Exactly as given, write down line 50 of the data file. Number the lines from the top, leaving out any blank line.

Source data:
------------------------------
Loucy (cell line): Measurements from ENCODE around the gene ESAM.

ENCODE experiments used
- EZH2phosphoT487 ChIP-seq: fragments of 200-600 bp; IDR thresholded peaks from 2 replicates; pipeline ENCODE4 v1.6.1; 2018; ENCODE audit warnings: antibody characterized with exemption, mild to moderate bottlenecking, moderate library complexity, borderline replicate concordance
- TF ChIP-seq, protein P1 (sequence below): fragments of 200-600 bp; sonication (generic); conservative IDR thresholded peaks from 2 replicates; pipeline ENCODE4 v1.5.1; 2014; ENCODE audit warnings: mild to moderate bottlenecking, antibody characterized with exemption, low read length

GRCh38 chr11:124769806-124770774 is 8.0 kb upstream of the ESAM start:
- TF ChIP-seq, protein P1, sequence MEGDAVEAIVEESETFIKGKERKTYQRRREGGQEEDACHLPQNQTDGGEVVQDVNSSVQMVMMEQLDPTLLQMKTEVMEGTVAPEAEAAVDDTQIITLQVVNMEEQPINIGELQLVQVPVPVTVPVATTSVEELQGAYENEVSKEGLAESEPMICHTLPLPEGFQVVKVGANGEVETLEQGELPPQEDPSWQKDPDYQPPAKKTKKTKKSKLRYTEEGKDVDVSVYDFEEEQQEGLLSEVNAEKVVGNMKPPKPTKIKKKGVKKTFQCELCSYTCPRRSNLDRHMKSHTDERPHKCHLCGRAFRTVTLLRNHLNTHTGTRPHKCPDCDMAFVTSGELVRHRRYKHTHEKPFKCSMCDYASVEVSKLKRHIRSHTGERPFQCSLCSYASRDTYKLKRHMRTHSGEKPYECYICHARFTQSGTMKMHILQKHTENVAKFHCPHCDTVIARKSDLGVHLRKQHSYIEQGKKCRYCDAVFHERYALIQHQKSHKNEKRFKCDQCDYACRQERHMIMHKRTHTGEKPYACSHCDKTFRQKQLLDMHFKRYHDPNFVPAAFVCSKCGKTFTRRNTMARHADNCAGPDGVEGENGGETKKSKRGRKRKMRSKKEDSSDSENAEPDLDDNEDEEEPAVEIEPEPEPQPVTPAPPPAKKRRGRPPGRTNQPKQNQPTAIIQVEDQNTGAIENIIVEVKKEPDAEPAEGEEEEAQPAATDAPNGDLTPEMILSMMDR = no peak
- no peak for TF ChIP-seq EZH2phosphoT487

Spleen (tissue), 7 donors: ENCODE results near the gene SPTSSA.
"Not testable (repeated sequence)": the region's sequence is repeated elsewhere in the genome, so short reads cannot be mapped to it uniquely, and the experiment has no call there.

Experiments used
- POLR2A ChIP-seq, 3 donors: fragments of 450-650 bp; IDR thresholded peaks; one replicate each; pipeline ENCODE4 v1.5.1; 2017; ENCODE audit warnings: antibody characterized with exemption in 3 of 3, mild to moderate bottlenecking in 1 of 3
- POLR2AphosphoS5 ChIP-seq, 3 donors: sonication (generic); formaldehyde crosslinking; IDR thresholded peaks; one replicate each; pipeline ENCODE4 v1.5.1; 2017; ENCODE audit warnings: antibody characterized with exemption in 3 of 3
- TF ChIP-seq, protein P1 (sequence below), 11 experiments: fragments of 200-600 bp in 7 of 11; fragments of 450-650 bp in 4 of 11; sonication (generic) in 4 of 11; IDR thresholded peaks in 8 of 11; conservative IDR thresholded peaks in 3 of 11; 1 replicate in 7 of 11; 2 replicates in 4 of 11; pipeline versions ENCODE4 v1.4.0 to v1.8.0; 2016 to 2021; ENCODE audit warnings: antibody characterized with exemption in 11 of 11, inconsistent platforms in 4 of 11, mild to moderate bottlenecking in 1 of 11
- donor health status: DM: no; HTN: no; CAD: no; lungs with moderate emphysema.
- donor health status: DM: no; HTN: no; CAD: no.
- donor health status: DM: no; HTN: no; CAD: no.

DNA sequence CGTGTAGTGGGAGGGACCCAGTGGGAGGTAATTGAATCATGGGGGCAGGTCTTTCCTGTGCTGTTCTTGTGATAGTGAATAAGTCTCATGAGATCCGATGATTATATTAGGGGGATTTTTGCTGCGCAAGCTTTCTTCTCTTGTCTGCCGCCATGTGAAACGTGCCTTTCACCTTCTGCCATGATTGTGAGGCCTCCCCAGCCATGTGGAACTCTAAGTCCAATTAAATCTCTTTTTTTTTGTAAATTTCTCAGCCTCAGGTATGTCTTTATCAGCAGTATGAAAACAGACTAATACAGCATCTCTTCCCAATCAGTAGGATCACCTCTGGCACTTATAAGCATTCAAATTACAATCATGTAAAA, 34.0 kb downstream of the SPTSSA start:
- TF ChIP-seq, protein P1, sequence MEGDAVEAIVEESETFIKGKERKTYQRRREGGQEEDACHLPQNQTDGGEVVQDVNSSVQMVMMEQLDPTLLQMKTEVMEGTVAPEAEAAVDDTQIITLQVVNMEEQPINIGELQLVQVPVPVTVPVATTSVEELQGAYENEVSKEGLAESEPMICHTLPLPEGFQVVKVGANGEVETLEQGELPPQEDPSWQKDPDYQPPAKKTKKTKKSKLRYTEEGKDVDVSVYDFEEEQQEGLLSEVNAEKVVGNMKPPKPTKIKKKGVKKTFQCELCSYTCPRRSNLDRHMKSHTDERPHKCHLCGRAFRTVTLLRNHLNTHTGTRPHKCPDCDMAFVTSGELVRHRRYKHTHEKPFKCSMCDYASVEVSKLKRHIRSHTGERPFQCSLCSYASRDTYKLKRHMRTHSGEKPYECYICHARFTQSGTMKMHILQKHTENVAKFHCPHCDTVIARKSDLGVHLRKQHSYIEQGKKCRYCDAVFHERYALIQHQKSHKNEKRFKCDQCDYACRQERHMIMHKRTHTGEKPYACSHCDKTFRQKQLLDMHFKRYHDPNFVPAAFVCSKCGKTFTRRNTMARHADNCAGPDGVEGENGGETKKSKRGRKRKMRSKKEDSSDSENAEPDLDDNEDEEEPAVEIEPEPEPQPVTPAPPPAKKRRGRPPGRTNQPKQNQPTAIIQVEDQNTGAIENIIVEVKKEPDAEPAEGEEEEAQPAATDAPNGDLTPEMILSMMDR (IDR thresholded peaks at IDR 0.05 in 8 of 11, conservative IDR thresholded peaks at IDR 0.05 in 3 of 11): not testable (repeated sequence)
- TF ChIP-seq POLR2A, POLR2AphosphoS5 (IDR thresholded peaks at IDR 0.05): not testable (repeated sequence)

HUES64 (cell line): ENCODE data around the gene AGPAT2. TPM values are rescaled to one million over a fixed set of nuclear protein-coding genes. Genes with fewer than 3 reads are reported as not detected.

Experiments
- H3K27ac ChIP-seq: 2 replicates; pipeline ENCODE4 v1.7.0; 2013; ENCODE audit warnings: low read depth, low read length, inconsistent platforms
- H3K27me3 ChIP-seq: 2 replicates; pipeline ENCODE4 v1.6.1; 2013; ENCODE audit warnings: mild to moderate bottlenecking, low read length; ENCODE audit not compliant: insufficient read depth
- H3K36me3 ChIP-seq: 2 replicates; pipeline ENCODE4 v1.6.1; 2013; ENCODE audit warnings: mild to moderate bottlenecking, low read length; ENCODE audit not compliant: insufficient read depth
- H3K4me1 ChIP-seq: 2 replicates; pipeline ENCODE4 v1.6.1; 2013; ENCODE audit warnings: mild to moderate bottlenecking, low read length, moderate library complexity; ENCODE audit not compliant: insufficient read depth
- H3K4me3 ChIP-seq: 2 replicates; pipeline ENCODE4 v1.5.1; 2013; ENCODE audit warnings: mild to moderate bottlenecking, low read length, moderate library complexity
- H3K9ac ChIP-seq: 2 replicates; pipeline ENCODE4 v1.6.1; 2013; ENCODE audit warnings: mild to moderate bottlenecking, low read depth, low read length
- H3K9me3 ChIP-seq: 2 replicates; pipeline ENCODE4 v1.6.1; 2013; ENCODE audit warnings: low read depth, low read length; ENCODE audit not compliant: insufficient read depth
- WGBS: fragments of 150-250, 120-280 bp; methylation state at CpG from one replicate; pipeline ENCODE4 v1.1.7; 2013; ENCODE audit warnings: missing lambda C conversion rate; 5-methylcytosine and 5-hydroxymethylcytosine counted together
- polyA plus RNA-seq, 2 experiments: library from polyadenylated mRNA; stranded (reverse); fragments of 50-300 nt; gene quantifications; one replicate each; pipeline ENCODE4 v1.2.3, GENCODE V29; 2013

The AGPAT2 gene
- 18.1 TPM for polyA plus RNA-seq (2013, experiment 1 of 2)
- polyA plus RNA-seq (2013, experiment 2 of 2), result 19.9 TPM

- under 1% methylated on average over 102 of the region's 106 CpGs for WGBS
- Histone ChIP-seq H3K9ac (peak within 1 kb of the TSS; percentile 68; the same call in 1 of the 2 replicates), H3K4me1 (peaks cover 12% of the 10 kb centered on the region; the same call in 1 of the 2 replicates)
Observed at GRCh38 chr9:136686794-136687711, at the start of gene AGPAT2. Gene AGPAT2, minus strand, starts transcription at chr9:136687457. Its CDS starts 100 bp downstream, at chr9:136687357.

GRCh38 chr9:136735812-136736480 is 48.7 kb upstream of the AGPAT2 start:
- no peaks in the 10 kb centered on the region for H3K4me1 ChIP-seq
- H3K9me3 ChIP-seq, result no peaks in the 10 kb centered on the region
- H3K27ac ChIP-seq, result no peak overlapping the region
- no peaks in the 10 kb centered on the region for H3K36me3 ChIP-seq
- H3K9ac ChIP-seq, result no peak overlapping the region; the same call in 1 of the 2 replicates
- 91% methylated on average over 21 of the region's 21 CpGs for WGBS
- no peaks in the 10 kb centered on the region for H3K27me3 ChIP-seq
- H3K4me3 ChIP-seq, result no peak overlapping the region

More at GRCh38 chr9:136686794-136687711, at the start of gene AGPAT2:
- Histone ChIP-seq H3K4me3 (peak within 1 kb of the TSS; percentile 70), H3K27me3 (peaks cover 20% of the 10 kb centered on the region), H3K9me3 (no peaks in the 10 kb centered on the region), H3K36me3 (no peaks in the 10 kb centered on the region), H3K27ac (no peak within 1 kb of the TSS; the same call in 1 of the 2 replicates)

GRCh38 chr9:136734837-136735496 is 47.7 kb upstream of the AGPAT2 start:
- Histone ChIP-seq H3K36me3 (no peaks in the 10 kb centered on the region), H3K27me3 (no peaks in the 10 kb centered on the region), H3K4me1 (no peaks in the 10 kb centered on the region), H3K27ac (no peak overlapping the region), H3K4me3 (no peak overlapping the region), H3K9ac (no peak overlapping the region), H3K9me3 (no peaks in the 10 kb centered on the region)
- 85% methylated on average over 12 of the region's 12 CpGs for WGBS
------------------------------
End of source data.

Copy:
- 85% methylated on average over 12 of the region's 12 CpGs for WGBS